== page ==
Charlie Rich belongs in the Country Music Hall of Fame

By Ray Bennett

LONDON — Charlie Rich is the biggest star in country music not to be admitted into the Country Music Hall of Fame. It is time that was corrected.

Charlie, who died in 1995 aged 62, was one of the best-loved names in the genre as a songwriter, singer and piano player. His recordings of ‘Behind Closed Doors’ and ‘Most Beautiful Girl’ made him an international smash on country and mainstream charts. He won major awards, appeared in folksy Clint Eastwood comedies and headlined in Las Vegas.

Born in Colt, Arkansas, he was taught the piano by his mother Helen, a church organist; he studied music at university and played in a band when he served in the U.S. Air Force. Regarded as the musician’s musician, he played and sang in honky-tonks and clubs for twenty years before hitting it big.

Charlie had several hits on the country charts and then ‘Behind Closed Doors’ changed his world. In 1973, the song earned him a Grammy for Best Male Country Music Performance and in 1998 the track entered the Grammy Award Hall of Fame

Only six artists have won back-to-back Country Music Association (CMA) Awards for Best Album of the Year: George Strait (twice), Johnny Cash, Ronnie Milsap, Garth Brooks, Tim McGraw and Charlie Rich. All of them are in the Country Music hall of Fame except Rich.

In 1974, he was named CMA Entertainer of the Year. At the next ceremony, he appeared to announce his successor. Opening the envelope, he read the name John Denver, pulled out his Zippo lighter and set fire to the card. Many fans in the television audience roared their approval but it was a gaffe that did not go down well.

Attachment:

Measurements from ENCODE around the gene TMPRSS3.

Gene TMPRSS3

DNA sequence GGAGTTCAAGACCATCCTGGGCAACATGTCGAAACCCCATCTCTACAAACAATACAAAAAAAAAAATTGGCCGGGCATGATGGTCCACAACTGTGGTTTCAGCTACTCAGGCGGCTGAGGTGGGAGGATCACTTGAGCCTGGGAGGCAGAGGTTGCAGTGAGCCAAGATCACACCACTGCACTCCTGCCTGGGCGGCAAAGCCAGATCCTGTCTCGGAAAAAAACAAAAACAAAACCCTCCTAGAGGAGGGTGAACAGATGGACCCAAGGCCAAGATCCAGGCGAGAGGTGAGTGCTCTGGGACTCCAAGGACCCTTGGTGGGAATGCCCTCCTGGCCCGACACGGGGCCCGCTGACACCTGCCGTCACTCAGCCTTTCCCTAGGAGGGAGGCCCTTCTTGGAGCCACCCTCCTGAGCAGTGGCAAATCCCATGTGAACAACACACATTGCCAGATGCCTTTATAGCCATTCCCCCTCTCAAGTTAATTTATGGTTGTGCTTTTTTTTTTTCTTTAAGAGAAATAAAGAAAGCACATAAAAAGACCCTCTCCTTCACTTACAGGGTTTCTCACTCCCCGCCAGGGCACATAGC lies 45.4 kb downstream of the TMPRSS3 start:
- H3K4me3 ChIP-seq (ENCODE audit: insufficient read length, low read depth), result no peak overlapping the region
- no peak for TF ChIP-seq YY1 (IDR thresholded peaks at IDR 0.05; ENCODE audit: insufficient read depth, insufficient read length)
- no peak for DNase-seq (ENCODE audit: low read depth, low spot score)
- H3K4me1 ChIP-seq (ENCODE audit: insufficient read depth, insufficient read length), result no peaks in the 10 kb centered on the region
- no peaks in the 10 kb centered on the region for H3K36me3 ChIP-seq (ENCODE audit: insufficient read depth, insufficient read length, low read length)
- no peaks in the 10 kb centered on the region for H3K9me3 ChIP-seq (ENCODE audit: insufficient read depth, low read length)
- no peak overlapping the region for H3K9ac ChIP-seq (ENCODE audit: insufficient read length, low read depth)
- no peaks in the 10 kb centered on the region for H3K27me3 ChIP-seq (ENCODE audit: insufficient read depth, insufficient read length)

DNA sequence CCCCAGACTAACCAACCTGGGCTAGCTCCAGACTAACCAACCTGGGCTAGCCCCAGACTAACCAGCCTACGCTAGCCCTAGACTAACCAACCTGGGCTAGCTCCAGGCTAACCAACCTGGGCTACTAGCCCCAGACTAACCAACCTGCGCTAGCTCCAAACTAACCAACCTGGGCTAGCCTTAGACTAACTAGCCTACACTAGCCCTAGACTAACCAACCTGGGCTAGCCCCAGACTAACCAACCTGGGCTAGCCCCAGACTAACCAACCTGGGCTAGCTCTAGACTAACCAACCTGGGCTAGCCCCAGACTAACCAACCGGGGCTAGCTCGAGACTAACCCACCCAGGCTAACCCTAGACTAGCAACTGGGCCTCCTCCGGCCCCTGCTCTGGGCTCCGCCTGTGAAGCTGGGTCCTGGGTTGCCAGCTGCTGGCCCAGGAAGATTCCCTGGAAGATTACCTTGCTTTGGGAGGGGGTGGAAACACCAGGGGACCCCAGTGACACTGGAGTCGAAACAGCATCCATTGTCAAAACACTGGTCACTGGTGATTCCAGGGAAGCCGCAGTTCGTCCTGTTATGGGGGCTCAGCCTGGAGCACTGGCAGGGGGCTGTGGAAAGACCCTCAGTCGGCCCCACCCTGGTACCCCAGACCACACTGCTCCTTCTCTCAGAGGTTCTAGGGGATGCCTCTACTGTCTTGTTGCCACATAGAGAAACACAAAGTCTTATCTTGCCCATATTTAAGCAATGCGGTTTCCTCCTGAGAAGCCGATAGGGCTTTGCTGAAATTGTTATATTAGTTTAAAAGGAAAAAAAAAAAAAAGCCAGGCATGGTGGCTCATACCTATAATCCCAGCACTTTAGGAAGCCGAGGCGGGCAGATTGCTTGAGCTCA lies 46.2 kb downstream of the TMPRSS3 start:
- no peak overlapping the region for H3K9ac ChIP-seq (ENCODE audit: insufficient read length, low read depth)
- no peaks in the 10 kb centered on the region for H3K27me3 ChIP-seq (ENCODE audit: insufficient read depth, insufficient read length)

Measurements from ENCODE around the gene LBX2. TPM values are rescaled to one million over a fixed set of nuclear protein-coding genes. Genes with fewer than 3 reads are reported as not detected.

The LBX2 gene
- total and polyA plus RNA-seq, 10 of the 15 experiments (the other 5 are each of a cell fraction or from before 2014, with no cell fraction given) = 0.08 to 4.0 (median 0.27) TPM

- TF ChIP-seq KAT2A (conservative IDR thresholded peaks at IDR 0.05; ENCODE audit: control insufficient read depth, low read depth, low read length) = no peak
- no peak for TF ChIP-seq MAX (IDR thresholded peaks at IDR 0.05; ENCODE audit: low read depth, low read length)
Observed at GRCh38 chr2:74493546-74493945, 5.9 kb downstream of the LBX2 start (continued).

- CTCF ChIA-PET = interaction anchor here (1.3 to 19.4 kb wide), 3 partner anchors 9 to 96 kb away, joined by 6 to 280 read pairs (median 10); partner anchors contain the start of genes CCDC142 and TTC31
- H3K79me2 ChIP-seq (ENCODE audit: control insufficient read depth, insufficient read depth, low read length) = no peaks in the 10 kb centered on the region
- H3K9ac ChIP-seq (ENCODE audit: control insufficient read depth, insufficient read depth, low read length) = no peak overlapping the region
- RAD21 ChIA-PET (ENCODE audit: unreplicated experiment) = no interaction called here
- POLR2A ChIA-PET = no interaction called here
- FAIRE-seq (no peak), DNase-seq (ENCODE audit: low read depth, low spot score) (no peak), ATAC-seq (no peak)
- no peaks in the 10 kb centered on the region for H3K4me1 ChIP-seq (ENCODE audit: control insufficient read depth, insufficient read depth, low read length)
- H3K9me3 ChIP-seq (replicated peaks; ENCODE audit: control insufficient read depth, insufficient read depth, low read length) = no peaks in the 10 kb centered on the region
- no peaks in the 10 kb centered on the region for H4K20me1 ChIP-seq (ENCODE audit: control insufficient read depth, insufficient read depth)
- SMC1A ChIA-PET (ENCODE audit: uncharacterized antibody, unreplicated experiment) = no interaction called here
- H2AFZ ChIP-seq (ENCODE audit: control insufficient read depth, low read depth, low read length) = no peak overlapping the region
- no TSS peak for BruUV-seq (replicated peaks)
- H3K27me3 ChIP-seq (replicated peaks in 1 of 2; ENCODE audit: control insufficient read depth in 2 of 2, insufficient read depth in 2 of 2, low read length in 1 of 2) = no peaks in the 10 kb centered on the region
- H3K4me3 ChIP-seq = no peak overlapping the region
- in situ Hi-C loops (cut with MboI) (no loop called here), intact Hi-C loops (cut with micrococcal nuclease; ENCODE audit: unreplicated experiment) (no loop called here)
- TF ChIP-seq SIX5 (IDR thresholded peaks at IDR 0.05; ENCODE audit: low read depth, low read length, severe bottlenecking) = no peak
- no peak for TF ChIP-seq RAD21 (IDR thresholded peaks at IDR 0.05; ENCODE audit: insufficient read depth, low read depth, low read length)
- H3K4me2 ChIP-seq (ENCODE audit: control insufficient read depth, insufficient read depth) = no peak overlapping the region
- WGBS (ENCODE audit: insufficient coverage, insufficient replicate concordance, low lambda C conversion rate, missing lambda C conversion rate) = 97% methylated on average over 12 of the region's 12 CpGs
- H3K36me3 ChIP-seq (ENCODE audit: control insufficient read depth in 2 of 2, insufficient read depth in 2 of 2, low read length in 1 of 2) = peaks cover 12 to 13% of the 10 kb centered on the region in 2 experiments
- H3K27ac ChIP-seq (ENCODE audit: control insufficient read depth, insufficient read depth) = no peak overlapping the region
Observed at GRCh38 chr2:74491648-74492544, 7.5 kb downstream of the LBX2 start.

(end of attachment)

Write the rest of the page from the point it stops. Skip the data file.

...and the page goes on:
There were several explanations from him reacting to treatment for a bee-sting to being over-served. If he had self-medicated, there was a simple reason. One of the most appealing things about Charlie Rich was his extreme shyness. I had viewed him as a confident performer and only when I met him did I discover that he became very anxious in public. 

I came to know him as my father-in-law when I married his eldest daughter, Renee. Charlie was a big man, handsome and imposing but his natural instinct when not performing was to withdraw. By then mostly retired following a hugely successful career, he performed rarely. Before a concert one night, he confessed to me how nervous he was before every appearance. I told him that John Gielgud, an Oscar-winning knight of English theatre, admitted that he threw up every time he was about to go on stage and that cheered him up immensely.

in the many years I knew him, I never saw him take a drink. Before he sold his airplane, a Vickers 798D Viscount with his Silver Fox logo on the fin, he had one of his pilots teach him how to fly. Proudly, he showed a video of his first solo flight in a single-engine plane.

On July 25, 1995, Charlie died peacefully in his sleep from a blood clot in his lung. He hadn’t had a drink in years and had seldom looked better. He left behind a great catalogue of fine recordings and a brilliant legacy. Sam Phillips, the Memphis record producer who also discovered Elvis Presley, Johnny Cash, Roy Orbison, Jerry-Lee Lewis and Carl Perkins, told me, ‘Charlie was the most diverse musician I ever worked with.’ When Charlie spoke, the sound was of crushed gravel. When he sang, his voice moved Bob Dylan to call him his favourite ballad singer.

Herbie Hancock, Randy Newman and Kris Kristofferson all told me how much they admired him. George Jones saluted him along with Elvis and Jerry-Lee (both of whom are in the Hall of Fame) as ‘the boys from Memphis’ in his paean to country-music greats, ‘Who’s Gonna Fill Their Shoes?’

Charlie Rich grew up with a hard-scrabble sharecropper’s view of the world with Mississippi Delta music in his veins. Aside from loving his family, sll he wanted to do was sit at the piano and sing. He did no make happy music- he hated it – and what set him apart from almost every other country singer was tat he never whined in his songs. The best song he wrote was ‘Feel Like Going Home’, which has been recorded by innumerable artists and featured in many films and TV shows. It displays the unvarnished honesty that he brought to his life and to his music. It is pure country.

Charlie Rich belongs in the hall of fame.

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